It should be obvious that individual states cannot go it alone. Barriers are being thrown up by nations across the continent. At very best they simply divert the problem. There are some in Britain who blame Europe for the crisis. These eurosceptics claim that by leaving the EU, Britain could reclaim control of its borders. The Calais crisis points precisely in the opposite direction. Without French co-operation David Cameron’s government would be powerless. Europe’s problem is Britain’s problem, and vice versa.

The pretence that fences are an answer pours fuel on to the fires of anti-immigrant populism. Voters are less worried by numbers than by the sense that governments have lost control. One answer is to replace the Calais jungle with Europe-wide centres to document the refugees and, if necessary, return illegal migrants to their home nations.

If genuine asylum seekers are to be persuaded not to risk life and limb crossing the Mediterranean or the Channel, EU governments must also offer legitimate routes to settlement. As for domestic public opinion, the politicians should have learnt by now that chaos fuels fear; fair, effective management provides reassurance.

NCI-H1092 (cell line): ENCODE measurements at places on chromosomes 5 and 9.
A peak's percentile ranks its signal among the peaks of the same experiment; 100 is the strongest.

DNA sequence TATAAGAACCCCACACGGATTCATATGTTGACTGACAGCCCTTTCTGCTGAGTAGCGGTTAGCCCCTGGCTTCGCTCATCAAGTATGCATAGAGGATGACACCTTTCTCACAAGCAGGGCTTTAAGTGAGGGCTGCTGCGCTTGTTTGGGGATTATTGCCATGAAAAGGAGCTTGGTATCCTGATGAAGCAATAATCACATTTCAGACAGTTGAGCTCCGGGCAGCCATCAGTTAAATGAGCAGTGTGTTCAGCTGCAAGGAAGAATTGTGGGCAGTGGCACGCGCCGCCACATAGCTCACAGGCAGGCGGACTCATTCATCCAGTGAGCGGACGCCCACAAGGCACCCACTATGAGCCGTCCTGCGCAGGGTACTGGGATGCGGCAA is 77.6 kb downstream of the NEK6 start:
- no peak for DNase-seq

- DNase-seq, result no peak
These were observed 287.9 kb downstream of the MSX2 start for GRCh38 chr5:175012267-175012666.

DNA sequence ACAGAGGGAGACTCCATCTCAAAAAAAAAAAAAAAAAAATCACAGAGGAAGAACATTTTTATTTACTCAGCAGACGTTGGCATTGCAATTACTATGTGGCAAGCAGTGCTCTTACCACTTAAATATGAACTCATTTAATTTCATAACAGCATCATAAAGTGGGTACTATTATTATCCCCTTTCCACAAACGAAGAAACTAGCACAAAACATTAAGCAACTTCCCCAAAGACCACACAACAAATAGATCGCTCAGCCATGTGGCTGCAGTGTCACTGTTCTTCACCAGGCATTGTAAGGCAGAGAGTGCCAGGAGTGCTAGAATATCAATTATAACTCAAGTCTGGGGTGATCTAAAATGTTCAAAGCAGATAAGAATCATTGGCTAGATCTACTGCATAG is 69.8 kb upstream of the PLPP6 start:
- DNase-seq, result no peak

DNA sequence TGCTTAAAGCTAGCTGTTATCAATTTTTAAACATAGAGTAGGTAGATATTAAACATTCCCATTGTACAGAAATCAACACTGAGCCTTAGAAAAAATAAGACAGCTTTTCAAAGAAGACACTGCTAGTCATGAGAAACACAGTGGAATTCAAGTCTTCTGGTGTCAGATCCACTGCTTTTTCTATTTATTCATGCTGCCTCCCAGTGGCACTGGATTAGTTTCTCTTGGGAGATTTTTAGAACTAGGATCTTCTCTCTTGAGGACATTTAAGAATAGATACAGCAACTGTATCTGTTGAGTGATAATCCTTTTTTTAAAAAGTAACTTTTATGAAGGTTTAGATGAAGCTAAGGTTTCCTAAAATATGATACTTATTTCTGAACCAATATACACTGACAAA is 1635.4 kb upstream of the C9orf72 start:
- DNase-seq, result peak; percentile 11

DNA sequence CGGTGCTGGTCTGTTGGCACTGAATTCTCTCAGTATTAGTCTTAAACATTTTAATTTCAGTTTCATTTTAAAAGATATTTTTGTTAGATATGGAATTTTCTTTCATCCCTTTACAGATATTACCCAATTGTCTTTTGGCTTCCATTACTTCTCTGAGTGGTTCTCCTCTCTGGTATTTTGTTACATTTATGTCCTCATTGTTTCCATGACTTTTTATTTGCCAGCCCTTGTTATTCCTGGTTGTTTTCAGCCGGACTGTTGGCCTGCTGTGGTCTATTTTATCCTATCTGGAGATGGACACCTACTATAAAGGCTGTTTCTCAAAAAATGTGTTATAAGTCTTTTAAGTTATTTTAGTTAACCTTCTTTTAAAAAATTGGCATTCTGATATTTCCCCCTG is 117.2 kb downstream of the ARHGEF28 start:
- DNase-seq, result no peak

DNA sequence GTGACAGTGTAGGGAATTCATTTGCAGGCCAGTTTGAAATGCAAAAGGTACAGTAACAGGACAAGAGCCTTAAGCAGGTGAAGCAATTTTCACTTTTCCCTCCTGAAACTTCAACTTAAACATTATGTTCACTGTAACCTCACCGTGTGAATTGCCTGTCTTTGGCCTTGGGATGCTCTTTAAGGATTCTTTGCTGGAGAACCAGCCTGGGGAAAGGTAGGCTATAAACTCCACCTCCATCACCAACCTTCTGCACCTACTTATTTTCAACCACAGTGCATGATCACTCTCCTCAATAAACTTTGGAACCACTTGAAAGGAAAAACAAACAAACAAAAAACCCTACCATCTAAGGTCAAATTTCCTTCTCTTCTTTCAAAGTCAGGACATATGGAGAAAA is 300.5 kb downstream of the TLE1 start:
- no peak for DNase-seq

The world has changed. The relative power of Europe has slipped still faster than that of the US, and with it the capacity to fix problems in its neighbourhood. That is not to say it can abdicate responsibility. The EU still has the tools — economic, political and military — to promote order beyond its borders, sometimes on its own, more often as a convening power. The Calais crisis is just one more a lesson in the costs of hiding under the bedcovers.


#Bidonville –” La zone nord de la “jungle” de Calais bientôt évacuée ” …

14 Jul

La zone nord de la “jungle” de Calais bientôt évacuée

La zone nord de la "jungle" de Calais bientôt évacuée
Le démantèlement de la zone nord de la “jungle” de Calais, un bidonville insalubre où se sont rassemblés des milliers de migrants espérant rejoindre le Royaume-Uni, devrait être annoncé “prochainement”, selon la maire LR de Calais Natacha Bouchart. /Photo prise le 24 juin 2016/REUTERS/Pascal Rossignol ((c) Reuters)

LILLE (Reuters) – Le démantèlement de la zone nord de la “jungle” de Calais, un bidonville insalubre où se sont rassemblés des milliers de migrants espérant rejoindre le Royaume-Uni, devrait être annoncé “prochainement”, selon la maire LR de Calais Natacha Bouchart.